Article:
I could get much more granular in menu description and use, but a couple of parts deserve special comment. For one, the rangefinder is not a laser rangefinder; rather, it is a stadia line rangefinder that uses angles and a predetermined target height to estimate distance.

For instance, if you enter a value of 30 inches (from the belt to the top of the head on a human), press the button to position a mark at the top of the head and then another at the belt. The angle is computed to determine an approximate distance that is displayed in the upper left corner of the screen. It also automatically adjusts your reticle for the proper hold.

Also, the unit is always buffering, so you can set the RAV to record how many seconds you want it to start recording [[before]] you shoot and for how long after. So, the whole scenario is captured in 1080p for your viewing pleasure later. However, you can also stream it to your phone or tablet to allow others to view in live time through ATN’s Obsidian 4 app, which also allows you to adjust the scope’s functions through the same smart device. Beware: A .17 HMR and other rimfires might not have sufficient recoil to activate the RAV, but you can simply press a button to start recording manually.

The X-Sight 4K Pro is not perfect, but improvement will come from ATN in the form of updates, just as with your phone. I’ve crashed the Pro plenty of times but got it back up with minimal issues. There are some bugs, for sure.

Battery life is an incredible 18 hours, and you can plug in the accessory ATN Extended Battery Life Package that comes with a nicely executed, adjustable nylon cheekpiece that holds the battery and a few cartridge loops. A paired Bluetooth remote and rangefinder are also available.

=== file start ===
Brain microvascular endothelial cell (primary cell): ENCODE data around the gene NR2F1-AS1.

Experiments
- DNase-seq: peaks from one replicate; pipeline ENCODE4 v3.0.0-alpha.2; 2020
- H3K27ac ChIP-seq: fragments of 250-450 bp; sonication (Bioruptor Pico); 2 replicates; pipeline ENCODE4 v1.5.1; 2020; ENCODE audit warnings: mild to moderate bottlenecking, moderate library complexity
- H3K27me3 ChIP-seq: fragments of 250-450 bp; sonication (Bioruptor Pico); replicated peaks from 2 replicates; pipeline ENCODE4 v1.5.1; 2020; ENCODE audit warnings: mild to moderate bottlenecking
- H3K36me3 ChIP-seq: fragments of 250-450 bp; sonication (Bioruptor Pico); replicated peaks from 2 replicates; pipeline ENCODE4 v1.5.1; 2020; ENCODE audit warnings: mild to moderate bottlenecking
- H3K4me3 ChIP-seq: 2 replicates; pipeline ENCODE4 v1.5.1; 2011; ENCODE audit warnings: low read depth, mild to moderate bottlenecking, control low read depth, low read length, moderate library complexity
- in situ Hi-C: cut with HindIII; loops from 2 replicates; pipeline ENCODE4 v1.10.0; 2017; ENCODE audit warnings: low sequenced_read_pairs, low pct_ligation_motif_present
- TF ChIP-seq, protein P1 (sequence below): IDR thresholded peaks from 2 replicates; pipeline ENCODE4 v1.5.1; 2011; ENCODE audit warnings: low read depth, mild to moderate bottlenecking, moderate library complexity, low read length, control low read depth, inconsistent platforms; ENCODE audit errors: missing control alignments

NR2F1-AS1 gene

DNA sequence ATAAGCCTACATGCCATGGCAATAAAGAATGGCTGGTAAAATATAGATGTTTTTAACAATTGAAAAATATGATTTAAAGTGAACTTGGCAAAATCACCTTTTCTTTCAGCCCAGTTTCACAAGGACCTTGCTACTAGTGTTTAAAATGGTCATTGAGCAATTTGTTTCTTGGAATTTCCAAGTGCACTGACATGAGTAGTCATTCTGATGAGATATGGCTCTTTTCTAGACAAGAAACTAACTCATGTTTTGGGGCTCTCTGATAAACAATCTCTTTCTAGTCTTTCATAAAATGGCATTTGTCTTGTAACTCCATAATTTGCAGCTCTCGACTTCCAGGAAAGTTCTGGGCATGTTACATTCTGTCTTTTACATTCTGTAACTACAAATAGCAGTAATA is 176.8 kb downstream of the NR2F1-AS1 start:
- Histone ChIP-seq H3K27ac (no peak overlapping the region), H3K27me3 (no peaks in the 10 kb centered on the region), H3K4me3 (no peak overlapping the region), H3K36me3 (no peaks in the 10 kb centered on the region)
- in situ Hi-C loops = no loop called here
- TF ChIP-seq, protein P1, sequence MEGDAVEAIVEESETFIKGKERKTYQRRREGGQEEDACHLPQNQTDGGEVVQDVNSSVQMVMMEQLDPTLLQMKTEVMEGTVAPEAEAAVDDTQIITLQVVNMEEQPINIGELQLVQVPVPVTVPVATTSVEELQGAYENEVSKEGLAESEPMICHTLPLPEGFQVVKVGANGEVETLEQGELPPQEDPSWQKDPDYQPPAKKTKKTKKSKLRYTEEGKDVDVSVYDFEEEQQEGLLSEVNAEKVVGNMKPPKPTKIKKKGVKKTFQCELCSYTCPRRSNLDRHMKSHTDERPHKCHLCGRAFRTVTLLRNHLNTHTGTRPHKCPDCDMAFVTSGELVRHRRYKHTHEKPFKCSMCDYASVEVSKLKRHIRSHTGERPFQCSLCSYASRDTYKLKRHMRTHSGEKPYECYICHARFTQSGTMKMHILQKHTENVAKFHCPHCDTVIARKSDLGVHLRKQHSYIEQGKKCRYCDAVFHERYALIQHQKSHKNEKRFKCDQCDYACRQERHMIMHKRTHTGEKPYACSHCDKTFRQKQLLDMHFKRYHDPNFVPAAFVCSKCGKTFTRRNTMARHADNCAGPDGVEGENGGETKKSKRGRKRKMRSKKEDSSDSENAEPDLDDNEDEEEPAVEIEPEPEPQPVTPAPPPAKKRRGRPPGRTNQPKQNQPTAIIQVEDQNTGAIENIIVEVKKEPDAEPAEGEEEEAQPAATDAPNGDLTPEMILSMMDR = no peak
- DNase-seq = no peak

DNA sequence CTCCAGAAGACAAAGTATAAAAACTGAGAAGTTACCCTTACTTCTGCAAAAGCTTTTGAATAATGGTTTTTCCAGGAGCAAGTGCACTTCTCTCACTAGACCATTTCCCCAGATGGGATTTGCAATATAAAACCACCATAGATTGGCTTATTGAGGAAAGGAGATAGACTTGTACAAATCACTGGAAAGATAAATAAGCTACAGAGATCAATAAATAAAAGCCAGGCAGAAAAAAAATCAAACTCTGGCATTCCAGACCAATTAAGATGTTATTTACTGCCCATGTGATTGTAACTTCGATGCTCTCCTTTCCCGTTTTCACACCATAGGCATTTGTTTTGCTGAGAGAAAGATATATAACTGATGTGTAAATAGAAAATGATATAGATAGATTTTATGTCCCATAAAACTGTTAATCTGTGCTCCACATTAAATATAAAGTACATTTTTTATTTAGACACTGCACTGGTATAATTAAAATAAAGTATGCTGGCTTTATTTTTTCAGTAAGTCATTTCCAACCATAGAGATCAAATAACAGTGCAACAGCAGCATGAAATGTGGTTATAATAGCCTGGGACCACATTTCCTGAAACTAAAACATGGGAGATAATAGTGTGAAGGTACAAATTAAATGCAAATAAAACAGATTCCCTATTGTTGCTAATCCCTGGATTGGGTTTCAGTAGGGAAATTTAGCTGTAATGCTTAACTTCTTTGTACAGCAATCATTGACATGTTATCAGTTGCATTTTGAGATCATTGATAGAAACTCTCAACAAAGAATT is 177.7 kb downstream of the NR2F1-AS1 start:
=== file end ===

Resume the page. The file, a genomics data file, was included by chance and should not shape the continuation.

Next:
The 4K has more of a traditional riflescope look than its predecessor. It comes with AR-height rings, but any standard 30mm rings will work. Note: The cantilever mounts are being used opposite of convention to bring the scope rearward for the author’s preference.

Absolutely Worth the Price

Will I use the X-Sight 4K Pro on an elk hunt? Laughable. Nevertheless, I could see the utility of it for pigs and other varmints and maybe on some easy deer hunts. It’s not waterproof, and I wouldn’t want to be dropping it or banging it around, but recoil resistance should not be an issue.

ATN is way ahead of the game with the X-Sight 4K Pro. Digital is the future. Image-intensified night vision and thermal IR devices are several times the price of the 4K, and the 4K delivers excellent recorded picture quality in a mind-blowingly fun riflescope.

There isn’t enough space allotted in this article to further explain how enjoyable this product is to use and share with people, as well as its myriad attributes and capabilities. Even used only as an image-capturing/sharing spotting scope, the 4K is worth the price of admission. (Oh—don’t forget the car window mount.)

Daytime images and movies are 1080p and colorful. The yellow sign is at 340 yards, and the house is 680.

ATN X-Sight Pro Specifications

Magnification (Digital): 3x–14x
Field of View (1,000 yards): 460 feet (3x) to 240 feet (14x)
Sensor: ATN 4K M265 Sensor, 3864 (H) x 2218 (V)
Core: ATN Obsidian Dual Core
Display: 1280 x 720 HD
Eye Relief: 3.5 inches
Micro SD Card: Up to 64 Gb
Battery Life: Up to 18 hours
Weight: 2.1 pounds
MSRP: $700

ATN (American Technologies Network Corporation)

Included with the 4K Pro are an excellent screw-in accordion eyepiece, sunshade and IR lamp good for almost 100 yards in black-and-white night vision mode.

Other features: 3D gyroscope, 3D accelerometer, E-barometer, smart rangefinder, recoil-activated video, electronic compass, smooth zoom, changeable reticle types and colors, microphone, water-resistant, included IR light and AR-height rings.


Editor’s note: A version of this article first appeared in the September 2018 print issue of Gun World Magazine.